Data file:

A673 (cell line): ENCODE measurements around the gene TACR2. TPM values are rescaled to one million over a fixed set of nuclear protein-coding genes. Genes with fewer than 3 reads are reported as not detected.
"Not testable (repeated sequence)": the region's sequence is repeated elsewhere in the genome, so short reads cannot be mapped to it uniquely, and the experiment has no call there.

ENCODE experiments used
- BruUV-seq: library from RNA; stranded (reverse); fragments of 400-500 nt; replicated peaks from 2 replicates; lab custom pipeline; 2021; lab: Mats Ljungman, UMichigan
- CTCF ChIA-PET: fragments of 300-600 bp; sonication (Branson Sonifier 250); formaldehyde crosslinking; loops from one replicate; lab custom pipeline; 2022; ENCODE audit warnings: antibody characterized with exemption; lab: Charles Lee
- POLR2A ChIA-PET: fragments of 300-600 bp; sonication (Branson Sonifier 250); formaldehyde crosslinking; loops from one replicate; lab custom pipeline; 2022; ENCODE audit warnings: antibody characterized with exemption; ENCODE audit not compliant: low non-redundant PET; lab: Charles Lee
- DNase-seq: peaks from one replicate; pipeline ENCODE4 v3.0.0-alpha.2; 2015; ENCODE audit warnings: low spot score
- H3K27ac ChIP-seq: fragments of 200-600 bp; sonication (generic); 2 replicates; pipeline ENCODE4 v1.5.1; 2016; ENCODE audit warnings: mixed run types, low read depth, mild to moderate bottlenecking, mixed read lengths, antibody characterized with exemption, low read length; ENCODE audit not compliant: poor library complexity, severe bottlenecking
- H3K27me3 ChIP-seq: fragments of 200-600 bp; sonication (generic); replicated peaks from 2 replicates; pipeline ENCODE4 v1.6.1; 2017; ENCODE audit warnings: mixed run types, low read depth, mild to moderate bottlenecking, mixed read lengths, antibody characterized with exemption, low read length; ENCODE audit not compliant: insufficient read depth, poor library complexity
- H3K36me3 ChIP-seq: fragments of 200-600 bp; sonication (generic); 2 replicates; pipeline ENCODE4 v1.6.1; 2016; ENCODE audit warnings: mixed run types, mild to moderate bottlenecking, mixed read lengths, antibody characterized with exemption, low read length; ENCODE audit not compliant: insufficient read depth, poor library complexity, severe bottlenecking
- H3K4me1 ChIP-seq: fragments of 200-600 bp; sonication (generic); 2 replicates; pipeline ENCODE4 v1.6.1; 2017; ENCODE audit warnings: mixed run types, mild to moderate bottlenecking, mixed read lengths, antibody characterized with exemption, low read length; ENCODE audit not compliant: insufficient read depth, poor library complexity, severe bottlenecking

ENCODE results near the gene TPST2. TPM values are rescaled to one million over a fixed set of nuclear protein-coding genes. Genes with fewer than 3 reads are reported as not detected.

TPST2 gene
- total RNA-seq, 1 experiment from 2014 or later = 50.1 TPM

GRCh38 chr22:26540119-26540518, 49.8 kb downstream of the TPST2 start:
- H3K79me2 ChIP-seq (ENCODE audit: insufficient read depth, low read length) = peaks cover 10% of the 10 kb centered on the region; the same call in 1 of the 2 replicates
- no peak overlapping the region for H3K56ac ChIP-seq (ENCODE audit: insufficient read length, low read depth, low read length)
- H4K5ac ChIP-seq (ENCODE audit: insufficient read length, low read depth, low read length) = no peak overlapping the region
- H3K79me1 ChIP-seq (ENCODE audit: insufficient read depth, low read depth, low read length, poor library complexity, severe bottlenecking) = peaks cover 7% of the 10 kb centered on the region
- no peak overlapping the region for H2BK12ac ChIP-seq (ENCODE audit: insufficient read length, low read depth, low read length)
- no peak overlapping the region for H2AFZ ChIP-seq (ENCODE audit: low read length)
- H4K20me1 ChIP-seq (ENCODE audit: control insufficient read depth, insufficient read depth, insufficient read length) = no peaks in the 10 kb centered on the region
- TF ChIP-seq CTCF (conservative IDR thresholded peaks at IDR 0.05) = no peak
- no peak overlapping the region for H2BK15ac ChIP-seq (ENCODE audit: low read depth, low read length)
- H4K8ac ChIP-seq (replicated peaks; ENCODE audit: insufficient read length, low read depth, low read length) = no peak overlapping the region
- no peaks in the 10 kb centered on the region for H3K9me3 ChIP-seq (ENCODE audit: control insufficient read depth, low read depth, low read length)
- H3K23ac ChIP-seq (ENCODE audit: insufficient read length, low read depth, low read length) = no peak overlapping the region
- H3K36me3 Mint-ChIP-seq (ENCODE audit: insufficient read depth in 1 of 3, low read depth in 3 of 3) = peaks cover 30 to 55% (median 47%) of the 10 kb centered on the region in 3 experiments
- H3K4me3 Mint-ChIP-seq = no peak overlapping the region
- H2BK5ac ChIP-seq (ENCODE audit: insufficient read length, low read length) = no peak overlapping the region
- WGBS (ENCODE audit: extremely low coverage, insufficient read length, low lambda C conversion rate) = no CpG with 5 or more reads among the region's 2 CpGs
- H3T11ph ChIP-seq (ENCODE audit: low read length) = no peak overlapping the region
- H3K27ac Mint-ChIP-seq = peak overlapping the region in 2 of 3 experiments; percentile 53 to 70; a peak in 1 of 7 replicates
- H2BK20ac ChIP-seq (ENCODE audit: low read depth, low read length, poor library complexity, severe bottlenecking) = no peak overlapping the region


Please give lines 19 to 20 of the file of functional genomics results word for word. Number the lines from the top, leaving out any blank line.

- H3K79me1 ChIP-seq (ENCODE audit: insufficient read depth, low read depth, low read length, poor library complexity, severe bottlenecking) = peaks cover 7% of the 10 kb centered on the region
- no peak overlapping the region for H2BK12ac ChIP-seq (ENCODE audit: insufficient read length, low read depth, low read length)